I call the roll, name others who have walked this shade, who have left their mark by telling stories of their engagement with breast cancer. This is, according to Heidegger, the way . . that 'lets us reach what concerns and summons us" (The Nature of Language). He says "the mouth is not merely a kind of organ of the body understood as an organism body and mouth are part of the earth's flow and growth in which we mortals flourish, and from which we receive the soundness of our roots" (The Nature of Language). Language concerns those who speak it by way of their own mortality, and as Heidegger says "[m]ortals are they who can experience death as death" (The Nature of Language).

Breast cancer "throws" those who suffer it into the essential relation that exists between death and language. Death is the way to language, and it allows us as we listen to belong to Saying where the ever-present possibility of death thwarts the will to live. Disability forces an accommodation with a lived and rebellious human body where language as Saying holds itself back, holds itself in reserve, holds together the regions where we, as mortals, dwell. Heidegger says:

"The troubled, hampered, dismal, and diseased, all the distress of disintegrating, is in truth nothing else than the single semblance in which truth truly conceals itself; the all-pervading, everlasting pain. Pain is thus neither repugnant nor profitable. Pain is the benignity in the nature of all essential being." (On The Way to Language) Truth is unconcealed in the words of Alicia Suskin Ostriker when she says in "Riddle: Post-Op" that "[u]nderneath my squares of gauze / I've a secret . . . "Guess what it is / It's nothing" (The Crack in Everything).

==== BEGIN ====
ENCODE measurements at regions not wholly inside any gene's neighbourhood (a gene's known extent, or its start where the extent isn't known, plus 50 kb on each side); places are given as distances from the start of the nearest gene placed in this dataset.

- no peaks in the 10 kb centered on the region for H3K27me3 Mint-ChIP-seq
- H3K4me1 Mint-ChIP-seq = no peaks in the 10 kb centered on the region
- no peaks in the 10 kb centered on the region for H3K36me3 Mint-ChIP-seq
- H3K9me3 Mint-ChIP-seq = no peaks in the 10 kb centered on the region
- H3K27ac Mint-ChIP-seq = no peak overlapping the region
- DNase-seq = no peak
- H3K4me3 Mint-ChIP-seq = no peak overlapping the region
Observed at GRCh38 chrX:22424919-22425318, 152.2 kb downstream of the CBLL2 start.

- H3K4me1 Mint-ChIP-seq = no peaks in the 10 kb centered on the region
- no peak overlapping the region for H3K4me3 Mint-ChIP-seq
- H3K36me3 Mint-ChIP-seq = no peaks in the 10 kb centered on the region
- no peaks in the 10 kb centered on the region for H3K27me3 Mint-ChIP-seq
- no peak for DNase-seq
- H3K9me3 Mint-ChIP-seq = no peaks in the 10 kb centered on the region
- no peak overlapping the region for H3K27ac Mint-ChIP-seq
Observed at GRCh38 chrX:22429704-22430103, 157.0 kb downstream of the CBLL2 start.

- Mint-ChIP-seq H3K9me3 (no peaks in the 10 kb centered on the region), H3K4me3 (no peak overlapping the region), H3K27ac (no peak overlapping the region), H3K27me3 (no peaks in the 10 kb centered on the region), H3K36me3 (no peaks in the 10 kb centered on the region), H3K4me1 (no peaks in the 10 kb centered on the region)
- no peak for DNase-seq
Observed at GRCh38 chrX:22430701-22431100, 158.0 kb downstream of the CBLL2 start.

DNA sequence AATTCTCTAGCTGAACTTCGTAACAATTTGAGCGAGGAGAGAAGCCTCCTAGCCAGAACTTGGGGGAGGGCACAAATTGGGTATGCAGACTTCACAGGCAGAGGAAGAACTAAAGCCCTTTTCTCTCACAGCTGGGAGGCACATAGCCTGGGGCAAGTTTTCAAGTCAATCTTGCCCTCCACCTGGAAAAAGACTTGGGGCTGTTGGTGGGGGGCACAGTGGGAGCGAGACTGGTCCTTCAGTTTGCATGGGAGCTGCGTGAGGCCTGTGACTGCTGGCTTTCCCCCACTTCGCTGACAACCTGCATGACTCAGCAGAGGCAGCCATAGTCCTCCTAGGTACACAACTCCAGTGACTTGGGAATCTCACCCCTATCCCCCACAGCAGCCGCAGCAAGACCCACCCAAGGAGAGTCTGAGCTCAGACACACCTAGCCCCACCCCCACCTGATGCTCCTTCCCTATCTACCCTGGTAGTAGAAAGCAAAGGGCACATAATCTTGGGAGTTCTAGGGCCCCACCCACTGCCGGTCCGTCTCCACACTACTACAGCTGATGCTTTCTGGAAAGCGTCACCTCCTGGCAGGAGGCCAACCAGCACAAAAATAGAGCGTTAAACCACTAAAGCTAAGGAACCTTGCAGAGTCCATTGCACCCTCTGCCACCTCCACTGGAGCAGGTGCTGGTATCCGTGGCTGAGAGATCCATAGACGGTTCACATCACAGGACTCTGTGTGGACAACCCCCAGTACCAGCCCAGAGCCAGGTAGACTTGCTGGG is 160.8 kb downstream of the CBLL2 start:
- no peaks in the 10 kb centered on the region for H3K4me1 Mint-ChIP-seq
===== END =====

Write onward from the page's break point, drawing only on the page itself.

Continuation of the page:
In waging her war with the forces of death, Audre Lorde in The Cancer Journals affirms the power of the word. She says that it is important to speak out, for words put fear into a manageable perspective. Naming herself a warrior in confronting the forces of death, Lorde, too, questions asks:

What are the words you do not yet have? What do you need to say? What are the tyrannies you swallow day by day and attempt to make your own. . . .[O]f course, I am afraid you can hear it in my voice because the transformation of silence into language and action is an act of self-revelation and that always seems fraught with danger.

Marilyn Hacker, another poet battling breast cancer, places her personal experience with the disease within the context of the political sufferings of our century. "It's not Auschwitz," she says. "It's not gang rape in Bosnia or/gang rape and gutting in El Salvador. . . . "My self-betraying body needs to grieve/at how hatreds metastasize" (Winter Numbers). She recalls her father and the Holocaust victims, "They wore the blunt tattoo,/a scar, if they survived, . . . /Should I tattoo my scar? What would it say?" (Winter Numbers).

Although some critics claim that Heidegger has little to do with the body as such, he sees the world as an interrelated set of experiences and says that:"[u]nderstanding of the world, as understanding of Dasein, is self-understanding. Self and world belong together in one being, Dasein" (quoted. in Zimmerman ).